Motivation

In 1995 to 1996 Thomas Schmidt and me completed a practical training. Still image of Museum (room 5) The city was a dead place at this time, therefore evenings were pretty boring and some weekends too. In 1995 "Toy Story" went on screen in the movies all over the world. The first full computer-generated movie. In all magazins and newspapers were stories about the creation of characters and story, technical backgrounds, and descriptions of the huge renderfarm. We were dealing with POV-Ray for one or two years and knew the demands for fast machines. Therefore we could imagine how much rendering power a 90min movie with 25 frames a second needs. All these things motivated us to try to produce an own animation with our favourite raytracer POV-Ray. Still image of Museum (frame 606) Of course, we should not forget to mention two famous and inspiring short films, "Luxo Jr." and "Red's dream", also produced by Pixar.

Pixar uses expensive software and hundreds of machines to produce their animation movies. We had to find an inexpensive way to do it. POV-Ray is free, powerful, and we had a lot of pratice using it. The hardware site was powered by our own PCs and the Sun pool at our university. At the end we used the same type of machines Pixar did.

Thomas setup a render array using simple but powerful shell scripts. We used the night time and the weekends to render the movie and all needed previews. Therefore we did not affect the users of the pool at all. We also gave PVM-Pov a chance. But it does not make a lot of sense to distribute single image rendering across multiple machines when you have hundreds of images to render. So we returned to a plain POV-Ray version.

Background information

Let's give some background information about the creation of the animation itself. Still image of Museum (frame 539) At the beginning we had only the idea of a museum hall with a revolving door entrance and rooms with special attractions. So we started to design the hall, the revolving door, and the pathway through the door. Still image of Museum (frame 43) After rendering the first images we recognized the huge memory demands of our large scenery. Therefore we introduced dark sliding doors to each room. This made it possible to reduce the scene to fewer viewable parts without destroying the illusion of a large building. The rooms behind the dark doors could not be seen and therefore we spared this part from our scripts. You will see a kind of cut at some doors, that tries to hide this trick. This speeded up the complete rendering process dramatically.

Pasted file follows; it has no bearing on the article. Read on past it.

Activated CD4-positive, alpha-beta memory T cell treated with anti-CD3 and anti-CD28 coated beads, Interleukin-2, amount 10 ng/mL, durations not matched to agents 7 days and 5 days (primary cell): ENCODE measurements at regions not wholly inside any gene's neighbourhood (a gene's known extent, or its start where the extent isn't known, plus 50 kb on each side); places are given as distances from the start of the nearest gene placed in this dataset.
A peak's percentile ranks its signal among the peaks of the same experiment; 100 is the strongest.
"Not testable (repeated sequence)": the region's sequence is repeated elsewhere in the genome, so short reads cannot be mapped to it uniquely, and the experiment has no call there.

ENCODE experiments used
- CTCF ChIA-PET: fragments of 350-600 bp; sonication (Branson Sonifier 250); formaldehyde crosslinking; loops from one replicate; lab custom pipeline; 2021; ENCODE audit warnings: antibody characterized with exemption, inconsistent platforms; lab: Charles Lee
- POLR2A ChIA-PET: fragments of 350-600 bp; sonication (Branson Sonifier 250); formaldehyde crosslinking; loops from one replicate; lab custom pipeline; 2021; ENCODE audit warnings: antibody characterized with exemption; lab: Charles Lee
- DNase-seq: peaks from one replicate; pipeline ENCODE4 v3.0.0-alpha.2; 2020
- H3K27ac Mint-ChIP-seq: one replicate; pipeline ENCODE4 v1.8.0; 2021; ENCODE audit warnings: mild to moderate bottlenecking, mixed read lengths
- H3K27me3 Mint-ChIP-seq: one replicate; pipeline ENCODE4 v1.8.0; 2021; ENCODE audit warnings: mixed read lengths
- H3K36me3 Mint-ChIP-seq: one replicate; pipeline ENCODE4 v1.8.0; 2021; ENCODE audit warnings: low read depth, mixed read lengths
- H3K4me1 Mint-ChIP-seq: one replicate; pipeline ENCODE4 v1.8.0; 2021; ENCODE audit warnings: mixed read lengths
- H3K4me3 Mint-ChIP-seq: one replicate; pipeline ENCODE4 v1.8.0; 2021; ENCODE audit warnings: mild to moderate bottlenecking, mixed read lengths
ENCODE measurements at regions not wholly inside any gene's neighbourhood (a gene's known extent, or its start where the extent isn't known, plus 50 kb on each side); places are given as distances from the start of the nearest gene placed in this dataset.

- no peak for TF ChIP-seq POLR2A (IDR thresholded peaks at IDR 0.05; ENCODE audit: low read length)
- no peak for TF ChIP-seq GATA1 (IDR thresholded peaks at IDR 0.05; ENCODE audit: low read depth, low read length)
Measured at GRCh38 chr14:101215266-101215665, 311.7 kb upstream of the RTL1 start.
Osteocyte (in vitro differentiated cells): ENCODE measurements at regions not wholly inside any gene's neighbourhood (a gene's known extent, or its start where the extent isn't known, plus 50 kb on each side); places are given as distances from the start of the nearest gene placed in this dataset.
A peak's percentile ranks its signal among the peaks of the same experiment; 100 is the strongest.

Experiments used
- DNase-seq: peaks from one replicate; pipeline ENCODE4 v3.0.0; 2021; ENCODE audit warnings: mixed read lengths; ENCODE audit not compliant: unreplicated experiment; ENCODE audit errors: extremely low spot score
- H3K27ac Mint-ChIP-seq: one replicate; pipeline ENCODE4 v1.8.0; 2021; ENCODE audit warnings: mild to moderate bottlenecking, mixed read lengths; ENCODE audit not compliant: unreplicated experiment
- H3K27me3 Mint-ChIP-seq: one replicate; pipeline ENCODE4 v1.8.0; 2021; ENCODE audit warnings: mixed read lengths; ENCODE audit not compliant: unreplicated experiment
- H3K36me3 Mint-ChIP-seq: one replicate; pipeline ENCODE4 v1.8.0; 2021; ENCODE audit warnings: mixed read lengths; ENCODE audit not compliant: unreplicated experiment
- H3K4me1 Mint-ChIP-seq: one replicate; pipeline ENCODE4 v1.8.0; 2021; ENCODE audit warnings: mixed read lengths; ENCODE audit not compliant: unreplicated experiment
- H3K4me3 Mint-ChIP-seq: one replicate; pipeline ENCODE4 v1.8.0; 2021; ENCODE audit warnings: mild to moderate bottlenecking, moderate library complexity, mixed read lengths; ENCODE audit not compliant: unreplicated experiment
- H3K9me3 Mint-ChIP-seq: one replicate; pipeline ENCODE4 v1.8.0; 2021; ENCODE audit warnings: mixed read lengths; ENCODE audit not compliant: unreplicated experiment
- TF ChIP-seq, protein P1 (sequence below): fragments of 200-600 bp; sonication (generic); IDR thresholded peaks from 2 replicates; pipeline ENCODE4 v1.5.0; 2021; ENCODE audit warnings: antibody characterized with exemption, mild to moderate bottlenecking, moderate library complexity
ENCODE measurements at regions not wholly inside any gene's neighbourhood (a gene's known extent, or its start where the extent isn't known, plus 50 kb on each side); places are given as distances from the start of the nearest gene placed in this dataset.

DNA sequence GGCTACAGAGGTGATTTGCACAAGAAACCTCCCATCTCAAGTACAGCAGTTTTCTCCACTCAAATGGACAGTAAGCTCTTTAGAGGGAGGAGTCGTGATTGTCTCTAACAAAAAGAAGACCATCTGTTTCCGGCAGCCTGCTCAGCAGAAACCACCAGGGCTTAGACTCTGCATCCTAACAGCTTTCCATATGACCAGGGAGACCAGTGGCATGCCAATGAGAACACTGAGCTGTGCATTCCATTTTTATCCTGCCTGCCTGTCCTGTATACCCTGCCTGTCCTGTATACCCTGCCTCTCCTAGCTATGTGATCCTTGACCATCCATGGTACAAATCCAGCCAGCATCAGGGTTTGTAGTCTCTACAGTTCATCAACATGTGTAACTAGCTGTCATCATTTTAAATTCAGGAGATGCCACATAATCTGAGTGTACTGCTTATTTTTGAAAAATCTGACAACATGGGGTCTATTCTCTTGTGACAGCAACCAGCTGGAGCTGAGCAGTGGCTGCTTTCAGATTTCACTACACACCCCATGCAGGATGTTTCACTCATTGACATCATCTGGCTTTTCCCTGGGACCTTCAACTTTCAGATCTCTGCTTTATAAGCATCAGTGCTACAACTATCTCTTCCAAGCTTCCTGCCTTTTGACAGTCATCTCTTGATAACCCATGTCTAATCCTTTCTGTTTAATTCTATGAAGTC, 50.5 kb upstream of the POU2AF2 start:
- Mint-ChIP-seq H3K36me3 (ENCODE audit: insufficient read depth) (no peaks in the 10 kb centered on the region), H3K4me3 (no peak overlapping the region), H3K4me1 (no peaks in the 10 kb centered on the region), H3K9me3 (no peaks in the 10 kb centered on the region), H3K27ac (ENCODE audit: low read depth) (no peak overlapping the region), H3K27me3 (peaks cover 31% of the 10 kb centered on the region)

Usually after finishing a room we create the path and rendered a low quality preview overnight (half resolution and a quality level of 3 to 5). This gave us the opportunity to check the movements of the camera and the correct position of all scenery items with a low rendering effort. When everything went ok we started the final rendering of this part and afterwards checked it again. Sometimes we had to do it again and again because of texture or shadow errors.
We created the complete animation this way step by step. When the final rendering of a room scene began we started the design of the next room.

Facts

Still image of Museum (frame 381) Still image of Museum (frame 250)
  • Created with: POV-Ray 2.2, FTPov 1.0 (GCC 2.6.3 compile), PVM-POV
  • Modellers: none
  • Supporting tools: Berkely MPEGEncoder, Image converters, Shell scripts, own Pascal based programs
  • Frames: 3909
  • Frame size: NTSC 352 x 240 pixels
  • Rendertime per image: between 30 seconds and 30 minutes
  • Colors: True Colors - 24bit
  • Video formats: MPEG-1, AVI
  • Sound: none
  • Runtime: 4:20 min (with 15 frames/s)
  • File sizes: 10, 16, and 25Mb
  • Machines: Renderfarm of
    • 1 x i486DX4/100
    • 1 x i486DX2/66
    • 4 x Sun Sparc 20
    • 1 x Sun Sparc 10
    • 5 x Sun Sparc 5
    • 12 x Sun Sparc LX

Download

The large version has a download size of 25MB and plays with double speed (just another problem of old and new software standards) in most MPEG players. Download it here.

If you need a AVI version, you can find it on the first official IRTC CD. We rendered a special version for it. From the CD cover:

As a special bonus, the CD contains an AVI version of Thomas Schmidt and Rene' Schwietzke's excellent 'museum' raytraced animation. This AVI is 65 megabytes in size ! Also present are the high, medium, and low-bandwidth MPEG versions of this same animation. This AVI is not simply a conversion from the MPEG - it was put together by the authors from the original TGA files, especially for this CDROM.

Therefore I would like to encourage you to buy the first official IRTC CD to enjoy our animation. Another benefit besides hundreds of incredible pictures is the direct support of the POV-Ray server. Of course you can also buy all IRTC CDs at once and support even more the maintenance of the POV-Ray server.

Still image of Museum (frame 1947) Still image of Museum (frame 1592)